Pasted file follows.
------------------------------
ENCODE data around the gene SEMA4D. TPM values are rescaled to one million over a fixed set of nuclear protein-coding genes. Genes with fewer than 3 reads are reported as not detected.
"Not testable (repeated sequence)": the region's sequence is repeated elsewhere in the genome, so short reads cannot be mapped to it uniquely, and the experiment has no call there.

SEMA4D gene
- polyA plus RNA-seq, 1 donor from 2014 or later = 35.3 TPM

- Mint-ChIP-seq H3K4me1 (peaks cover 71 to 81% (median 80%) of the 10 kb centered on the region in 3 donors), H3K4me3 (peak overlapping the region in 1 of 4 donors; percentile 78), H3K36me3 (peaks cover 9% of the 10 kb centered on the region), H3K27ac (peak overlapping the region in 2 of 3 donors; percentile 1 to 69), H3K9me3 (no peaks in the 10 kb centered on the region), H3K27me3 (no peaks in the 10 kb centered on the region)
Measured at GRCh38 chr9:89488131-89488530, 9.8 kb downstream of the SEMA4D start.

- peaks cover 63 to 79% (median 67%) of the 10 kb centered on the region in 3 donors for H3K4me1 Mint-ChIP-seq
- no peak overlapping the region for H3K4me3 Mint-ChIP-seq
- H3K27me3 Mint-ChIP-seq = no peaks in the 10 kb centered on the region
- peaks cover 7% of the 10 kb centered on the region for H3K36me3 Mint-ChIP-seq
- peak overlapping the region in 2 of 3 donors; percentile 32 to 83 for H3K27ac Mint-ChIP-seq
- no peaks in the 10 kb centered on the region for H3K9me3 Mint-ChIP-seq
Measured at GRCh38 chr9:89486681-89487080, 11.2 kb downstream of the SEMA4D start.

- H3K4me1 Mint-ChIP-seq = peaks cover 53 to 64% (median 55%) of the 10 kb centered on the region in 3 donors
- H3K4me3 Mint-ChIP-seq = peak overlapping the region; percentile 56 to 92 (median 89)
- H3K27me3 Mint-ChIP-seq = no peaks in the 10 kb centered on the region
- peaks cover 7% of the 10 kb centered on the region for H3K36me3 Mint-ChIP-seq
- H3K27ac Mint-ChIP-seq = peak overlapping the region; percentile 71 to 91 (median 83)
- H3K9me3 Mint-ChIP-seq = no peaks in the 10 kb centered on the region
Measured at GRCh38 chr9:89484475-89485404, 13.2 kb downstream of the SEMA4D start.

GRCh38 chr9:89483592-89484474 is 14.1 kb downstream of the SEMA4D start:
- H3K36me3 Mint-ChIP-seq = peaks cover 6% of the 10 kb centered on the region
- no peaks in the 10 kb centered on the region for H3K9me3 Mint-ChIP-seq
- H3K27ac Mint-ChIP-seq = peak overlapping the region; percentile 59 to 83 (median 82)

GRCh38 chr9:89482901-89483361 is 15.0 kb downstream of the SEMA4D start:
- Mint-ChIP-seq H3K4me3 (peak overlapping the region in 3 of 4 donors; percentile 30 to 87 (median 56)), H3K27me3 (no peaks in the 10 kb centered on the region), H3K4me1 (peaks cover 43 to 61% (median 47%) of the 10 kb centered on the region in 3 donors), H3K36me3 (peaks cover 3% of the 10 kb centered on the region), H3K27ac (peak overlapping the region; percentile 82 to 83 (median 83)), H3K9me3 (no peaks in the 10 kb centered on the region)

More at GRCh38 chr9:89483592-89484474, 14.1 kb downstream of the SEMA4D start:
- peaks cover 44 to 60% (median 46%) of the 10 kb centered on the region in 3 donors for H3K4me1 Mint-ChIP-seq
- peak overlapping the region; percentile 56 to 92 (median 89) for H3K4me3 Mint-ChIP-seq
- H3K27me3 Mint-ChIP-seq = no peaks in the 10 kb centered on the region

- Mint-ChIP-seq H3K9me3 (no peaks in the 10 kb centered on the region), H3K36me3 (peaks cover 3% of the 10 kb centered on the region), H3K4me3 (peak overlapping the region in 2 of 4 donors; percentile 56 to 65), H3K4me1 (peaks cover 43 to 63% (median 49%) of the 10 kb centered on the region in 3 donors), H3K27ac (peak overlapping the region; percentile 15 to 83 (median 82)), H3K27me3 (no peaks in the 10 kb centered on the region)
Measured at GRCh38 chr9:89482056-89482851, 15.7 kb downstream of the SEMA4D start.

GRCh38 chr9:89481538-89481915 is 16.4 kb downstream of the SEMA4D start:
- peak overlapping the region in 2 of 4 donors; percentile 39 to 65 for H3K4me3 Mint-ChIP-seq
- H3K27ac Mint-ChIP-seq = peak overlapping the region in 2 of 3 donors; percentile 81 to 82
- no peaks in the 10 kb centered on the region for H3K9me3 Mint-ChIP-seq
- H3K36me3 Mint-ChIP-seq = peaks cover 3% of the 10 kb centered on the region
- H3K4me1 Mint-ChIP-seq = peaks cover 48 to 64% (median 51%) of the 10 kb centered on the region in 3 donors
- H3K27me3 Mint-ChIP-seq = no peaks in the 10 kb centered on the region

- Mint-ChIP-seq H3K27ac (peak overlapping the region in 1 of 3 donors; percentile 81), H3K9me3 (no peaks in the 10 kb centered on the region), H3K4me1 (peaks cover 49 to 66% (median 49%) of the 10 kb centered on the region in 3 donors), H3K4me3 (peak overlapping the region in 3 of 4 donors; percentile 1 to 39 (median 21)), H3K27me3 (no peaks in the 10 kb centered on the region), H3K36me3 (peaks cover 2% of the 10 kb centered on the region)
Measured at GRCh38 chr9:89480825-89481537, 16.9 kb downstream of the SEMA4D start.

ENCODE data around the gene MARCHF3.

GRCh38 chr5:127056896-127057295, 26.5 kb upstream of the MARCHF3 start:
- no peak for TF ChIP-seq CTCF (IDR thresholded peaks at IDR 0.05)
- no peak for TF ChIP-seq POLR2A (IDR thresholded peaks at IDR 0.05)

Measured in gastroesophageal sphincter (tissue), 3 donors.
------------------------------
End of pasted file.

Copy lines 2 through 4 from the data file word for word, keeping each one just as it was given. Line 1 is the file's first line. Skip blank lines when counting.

"Not testable (repeated sequence)": the region's sequence is repeated elsewhere in the genome, so short reads cannot be mapped to it uniquely, and the experiment has no call there.

SEMA4D gene
- polyA plus RNA-seq, 1 donor from 2014 or later = 35.3 TPM